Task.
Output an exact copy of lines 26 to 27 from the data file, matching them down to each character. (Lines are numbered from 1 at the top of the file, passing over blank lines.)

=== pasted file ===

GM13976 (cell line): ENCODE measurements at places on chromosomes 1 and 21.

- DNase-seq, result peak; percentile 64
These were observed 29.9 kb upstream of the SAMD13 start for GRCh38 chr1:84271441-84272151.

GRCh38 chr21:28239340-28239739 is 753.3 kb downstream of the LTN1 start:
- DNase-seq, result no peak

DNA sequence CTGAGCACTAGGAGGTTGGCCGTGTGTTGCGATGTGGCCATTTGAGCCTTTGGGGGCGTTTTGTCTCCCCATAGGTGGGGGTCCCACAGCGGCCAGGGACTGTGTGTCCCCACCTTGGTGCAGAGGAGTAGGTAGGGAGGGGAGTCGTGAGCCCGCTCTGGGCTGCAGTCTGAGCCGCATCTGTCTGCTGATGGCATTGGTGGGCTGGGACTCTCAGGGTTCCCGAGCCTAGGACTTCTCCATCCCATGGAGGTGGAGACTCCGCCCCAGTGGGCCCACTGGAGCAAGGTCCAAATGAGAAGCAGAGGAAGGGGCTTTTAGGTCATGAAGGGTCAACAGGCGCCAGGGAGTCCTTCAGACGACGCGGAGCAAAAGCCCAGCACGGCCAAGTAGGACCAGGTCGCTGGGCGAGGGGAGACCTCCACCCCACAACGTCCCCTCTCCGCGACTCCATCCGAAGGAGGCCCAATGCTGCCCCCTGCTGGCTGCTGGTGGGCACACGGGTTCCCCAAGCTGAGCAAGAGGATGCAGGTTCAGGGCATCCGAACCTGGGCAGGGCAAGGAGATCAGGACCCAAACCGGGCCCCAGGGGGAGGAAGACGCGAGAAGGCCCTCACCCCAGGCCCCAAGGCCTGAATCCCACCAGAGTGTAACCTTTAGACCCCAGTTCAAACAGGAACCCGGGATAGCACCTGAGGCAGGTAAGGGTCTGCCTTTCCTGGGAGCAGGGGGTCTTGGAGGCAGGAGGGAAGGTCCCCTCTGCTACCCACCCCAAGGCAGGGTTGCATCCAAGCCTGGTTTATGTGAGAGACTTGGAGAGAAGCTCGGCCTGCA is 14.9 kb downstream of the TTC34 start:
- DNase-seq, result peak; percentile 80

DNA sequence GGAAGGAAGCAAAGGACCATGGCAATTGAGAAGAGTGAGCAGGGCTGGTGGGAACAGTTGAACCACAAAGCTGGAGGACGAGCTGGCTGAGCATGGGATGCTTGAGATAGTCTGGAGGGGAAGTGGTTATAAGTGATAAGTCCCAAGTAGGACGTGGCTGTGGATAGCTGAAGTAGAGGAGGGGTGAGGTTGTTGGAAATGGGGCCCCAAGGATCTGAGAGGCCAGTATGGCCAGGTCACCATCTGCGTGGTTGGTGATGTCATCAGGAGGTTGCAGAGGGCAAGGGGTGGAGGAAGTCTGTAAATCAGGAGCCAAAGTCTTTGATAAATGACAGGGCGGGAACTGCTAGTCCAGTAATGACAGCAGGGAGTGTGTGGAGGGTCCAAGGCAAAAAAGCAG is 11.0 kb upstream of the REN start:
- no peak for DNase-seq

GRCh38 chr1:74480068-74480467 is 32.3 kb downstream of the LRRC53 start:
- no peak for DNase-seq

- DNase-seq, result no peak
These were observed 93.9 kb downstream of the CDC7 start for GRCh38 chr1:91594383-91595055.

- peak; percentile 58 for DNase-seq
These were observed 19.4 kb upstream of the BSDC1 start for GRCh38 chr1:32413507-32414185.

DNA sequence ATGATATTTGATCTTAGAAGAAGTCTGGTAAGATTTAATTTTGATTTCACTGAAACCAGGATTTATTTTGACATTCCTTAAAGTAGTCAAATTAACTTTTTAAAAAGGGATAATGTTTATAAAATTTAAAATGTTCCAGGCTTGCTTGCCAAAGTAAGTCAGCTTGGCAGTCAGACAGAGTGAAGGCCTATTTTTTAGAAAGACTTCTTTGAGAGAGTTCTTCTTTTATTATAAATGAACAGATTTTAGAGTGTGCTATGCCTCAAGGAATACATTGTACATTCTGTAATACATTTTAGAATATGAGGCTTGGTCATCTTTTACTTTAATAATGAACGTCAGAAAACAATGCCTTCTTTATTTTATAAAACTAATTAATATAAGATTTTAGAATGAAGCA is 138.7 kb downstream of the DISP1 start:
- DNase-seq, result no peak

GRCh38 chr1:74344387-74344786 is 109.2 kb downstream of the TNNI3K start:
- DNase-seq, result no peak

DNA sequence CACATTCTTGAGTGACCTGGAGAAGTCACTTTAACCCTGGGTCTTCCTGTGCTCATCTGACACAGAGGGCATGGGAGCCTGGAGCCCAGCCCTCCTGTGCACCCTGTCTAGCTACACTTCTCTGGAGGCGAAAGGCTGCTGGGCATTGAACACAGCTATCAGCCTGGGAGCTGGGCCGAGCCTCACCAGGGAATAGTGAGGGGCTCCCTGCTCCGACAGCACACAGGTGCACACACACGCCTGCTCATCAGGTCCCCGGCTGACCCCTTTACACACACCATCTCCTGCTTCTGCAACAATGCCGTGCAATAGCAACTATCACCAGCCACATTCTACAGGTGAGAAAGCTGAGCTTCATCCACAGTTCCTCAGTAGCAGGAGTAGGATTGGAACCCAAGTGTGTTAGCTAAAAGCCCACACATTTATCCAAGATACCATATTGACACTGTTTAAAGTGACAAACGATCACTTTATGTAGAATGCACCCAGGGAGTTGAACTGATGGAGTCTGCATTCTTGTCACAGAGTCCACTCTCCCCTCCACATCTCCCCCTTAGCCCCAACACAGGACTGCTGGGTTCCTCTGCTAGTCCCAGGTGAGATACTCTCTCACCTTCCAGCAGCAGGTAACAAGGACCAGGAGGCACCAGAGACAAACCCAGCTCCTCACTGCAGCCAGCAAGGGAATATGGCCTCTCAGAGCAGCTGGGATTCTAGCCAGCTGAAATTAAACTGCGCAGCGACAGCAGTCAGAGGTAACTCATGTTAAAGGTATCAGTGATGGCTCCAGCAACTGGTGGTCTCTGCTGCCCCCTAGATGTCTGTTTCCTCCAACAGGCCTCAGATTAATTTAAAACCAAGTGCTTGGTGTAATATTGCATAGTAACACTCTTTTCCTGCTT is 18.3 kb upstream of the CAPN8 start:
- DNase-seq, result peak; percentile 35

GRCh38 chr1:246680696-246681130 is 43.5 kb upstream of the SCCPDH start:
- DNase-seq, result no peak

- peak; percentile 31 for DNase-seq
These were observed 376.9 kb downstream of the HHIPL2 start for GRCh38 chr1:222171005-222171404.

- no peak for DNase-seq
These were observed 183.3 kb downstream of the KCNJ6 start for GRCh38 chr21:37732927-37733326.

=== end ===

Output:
- no peak for DNase-seq
These were observed 183.3 kb downstream of the KCNJ6 start for GRCh38 chr21:37732927-37733326.